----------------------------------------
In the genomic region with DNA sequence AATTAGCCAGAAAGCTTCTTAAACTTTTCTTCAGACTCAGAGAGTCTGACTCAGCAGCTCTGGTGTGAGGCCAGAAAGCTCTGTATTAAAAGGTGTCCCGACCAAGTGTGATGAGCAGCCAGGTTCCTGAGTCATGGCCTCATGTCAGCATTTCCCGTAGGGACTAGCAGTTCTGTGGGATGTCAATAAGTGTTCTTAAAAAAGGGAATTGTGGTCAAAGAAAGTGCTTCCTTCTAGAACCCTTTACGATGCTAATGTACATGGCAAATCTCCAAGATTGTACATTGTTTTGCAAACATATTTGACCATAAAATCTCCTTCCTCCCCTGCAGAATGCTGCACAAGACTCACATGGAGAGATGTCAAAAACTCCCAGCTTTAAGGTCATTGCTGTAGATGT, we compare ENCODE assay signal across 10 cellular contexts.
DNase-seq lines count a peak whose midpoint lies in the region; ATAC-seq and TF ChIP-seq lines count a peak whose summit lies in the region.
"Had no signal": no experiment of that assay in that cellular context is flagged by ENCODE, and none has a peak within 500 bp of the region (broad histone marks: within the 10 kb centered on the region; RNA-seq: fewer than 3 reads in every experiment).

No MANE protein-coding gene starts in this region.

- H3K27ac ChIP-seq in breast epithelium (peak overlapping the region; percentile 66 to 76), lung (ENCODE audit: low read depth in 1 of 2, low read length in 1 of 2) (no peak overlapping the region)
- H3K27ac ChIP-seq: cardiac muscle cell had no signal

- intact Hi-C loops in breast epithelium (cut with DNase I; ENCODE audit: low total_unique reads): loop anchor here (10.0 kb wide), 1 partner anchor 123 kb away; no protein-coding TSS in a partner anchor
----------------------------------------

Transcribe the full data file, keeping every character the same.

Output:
In the genomic region with DNA sequence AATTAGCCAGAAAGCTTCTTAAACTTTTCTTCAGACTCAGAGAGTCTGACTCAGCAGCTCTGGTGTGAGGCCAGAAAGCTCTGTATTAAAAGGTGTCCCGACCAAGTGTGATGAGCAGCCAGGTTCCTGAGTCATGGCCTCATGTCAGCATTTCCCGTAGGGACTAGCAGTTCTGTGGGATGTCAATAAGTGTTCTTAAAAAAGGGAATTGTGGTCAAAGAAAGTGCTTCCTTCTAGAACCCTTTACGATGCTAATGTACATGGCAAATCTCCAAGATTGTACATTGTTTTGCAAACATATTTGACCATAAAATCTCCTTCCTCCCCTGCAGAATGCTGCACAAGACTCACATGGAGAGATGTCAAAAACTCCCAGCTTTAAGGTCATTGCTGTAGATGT, we compare ENCODE assay signal across 10 cellular contexts.
DNase-seq lines count a peak whose midpoint lies in the region; ATAC-seq and TF ChIP-seq lines count a peak whose summit lies in the region.
"Had no signal": no experiment of that assay in that cellular context is flagged by ENCODE, and none has a peak within 500 bp of the region (broad histone marks: within the 10 kb centered on the region; RNA-seq: fewer than 3 reads in every experiment).

No MANE protein-coding gene starts in this region.

- H3K27ac ChIP-seq in breast epithelium (peak overlapping the region; percentile 66 to 76), lung (ENCODE audit: low read depth in 1 of 2, low read length in 1 of 2) (no peak overlapping the region)
- H3K27ac ChIP-seq: cardiac muscle cell had no signal

- intact Hi-C loops in breast epithelium (cut with DNase I; ENCODE audit: low total_unique reads): loop anchor here (10.0 kb wide), 1 partner anchor 123 kb away; no protein-coding TSS in a partner anchor